Paul J. Mackarey PT, DHSc, OCS is a Doctor in Health Sciences specializing in orthopaedic and sports physical therapy. Dr. Mackarey is in private practice and is an associate professor of clinical medicine at GCSOM. For all of Dr. Mackarey's articles, visit our exercise forum!

Happy Valentines Day

Tomorrow is Valentine’s Day! And, while you may wonder what that has to do with health and wellness, you might be surprised to learn that love can be good for your health! Studies show that it is in our DNA to seek out good relationships and that these solid relationships can lead to a happier, safer and healthier life. Conversely, infatuation and less committed, volatile relationships that are “on and off,” are very stressful and unhealthy. But those fortunate to participate in a stable and satisfying long-term relationship are the beneficiaries of many health benefits! Whether you have spouse, partner, or close friend, (love is love is love), feeling connected, respected, valued, and loved is critically important to your health and wellness!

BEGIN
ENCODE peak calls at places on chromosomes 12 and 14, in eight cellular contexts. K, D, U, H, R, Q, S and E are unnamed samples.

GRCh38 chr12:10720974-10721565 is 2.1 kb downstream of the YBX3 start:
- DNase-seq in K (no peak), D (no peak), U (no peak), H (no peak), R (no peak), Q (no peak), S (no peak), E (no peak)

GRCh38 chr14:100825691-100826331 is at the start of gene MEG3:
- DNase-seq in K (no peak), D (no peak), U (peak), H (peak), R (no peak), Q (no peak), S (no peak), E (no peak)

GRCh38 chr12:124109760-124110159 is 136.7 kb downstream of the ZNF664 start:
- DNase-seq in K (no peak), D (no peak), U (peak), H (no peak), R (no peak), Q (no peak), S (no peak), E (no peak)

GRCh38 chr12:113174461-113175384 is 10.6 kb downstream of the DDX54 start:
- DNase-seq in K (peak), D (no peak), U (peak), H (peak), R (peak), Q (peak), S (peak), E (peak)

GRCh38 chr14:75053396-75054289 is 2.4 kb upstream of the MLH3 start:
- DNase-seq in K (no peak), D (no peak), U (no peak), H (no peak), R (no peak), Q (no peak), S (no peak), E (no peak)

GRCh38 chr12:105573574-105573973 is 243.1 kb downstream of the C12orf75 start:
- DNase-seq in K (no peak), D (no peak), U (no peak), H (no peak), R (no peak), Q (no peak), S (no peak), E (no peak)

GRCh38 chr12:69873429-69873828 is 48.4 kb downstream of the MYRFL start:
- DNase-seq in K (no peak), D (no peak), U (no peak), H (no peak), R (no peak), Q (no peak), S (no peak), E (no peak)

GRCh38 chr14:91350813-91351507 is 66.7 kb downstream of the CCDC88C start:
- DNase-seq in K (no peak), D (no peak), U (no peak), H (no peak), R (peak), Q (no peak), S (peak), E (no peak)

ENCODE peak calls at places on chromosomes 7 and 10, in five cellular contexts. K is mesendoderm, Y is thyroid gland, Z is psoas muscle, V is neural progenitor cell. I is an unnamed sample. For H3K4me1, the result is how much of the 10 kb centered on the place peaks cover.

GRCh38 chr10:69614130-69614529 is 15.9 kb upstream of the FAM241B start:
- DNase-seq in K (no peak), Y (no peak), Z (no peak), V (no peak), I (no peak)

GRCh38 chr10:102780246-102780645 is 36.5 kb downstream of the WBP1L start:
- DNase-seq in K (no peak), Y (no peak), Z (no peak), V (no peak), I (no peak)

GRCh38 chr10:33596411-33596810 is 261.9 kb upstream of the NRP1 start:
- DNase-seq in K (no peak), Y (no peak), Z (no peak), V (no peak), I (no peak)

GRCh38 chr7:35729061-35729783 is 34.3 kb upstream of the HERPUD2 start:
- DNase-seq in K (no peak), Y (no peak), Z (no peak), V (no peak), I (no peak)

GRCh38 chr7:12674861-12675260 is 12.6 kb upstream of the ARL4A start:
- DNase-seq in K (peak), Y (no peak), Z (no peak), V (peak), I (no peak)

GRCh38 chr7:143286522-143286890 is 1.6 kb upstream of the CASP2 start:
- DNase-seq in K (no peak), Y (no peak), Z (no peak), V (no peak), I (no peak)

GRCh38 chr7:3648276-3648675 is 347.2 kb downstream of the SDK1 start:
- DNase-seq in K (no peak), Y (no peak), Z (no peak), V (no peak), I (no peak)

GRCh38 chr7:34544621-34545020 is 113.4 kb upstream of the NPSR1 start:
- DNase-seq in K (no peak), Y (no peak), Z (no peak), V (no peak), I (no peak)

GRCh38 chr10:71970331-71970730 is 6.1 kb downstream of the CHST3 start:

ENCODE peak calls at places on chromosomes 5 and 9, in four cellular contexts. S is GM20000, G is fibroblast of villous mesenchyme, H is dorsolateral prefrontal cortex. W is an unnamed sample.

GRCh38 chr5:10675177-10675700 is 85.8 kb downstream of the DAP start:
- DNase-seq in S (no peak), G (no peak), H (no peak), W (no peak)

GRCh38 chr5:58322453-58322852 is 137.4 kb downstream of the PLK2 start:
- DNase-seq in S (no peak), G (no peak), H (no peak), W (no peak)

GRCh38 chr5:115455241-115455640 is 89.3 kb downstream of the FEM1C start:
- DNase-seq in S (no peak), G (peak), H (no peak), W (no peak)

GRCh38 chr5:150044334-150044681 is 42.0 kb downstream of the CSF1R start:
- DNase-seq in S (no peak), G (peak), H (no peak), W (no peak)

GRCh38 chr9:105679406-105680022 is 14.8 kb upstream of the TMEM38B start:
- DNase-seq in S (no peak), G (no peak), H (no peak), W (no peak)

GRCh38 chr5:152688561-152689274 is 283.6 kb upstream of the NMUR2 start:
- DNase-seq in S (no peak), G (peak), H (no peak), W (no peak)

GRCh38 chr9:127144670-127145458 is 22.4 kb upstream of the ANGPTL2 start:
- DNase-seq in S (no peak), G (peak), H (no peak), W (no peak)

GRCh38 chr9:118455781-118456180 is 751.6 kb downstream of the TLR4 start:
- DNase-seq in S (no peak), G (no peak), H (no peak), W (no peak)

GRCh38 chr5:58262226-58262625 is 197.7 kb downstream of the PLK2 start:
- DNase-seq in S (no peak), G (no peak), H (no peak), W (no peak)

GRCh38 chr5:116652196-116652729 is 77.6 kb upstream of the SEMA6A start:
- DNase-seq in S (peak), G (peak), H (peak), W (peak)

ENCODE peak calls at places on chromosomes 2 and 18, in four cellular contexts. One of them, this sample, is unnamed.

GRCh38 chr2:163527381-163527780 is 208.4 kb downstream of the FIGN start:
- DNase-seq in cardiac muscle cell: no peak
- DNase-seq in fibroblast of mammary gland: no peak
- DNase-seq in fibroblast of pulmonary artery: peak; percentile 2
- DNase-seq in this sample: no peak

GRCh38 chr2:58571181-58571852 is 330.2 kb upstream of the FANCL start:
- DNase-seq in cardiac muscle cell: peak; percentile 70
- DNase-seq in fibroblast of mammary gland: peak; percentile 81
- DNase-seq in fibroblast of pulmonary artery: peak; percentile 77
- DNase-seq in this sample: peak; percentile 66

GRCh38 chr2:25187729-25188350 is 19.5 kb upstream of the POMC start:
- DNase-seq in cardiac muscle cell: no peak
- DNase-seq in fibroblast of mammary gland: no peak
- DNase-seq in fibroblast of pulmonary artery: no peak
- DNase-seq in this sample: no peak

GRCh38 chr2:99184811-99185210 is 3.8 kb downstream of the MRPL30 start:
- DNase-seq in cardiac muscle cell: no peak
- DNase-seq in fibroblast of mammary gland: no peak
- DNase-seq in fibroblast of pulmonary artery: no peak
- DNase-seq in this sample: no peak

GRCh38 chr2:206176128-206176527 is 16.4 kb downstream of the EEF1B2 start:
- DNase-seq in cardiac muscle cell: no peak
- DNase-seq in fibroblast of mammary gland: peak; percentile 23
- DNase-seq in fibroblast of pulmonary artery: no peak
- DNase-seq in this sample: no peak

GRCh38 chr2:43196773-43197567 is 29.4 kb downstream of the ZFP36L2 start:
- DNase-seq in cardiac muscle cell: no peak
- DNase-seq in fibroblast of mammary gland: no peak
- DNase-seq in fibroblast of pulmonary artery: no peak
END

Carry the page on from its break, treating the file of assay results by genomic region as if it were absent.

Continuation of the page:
Less Sick Visits to your Physician

The US Department of Human Services found that couples in a committed long-term relationship are less likely to require sick visits to their physician. And, when hospitalized, these “love birds,” have shorter hospital stays. One theory for this health benefit is that couples in good relationships watch after each other to ensure regular healthy visits for routine care and testing. Consequently, they are less likely to have unexpected serious illnesses.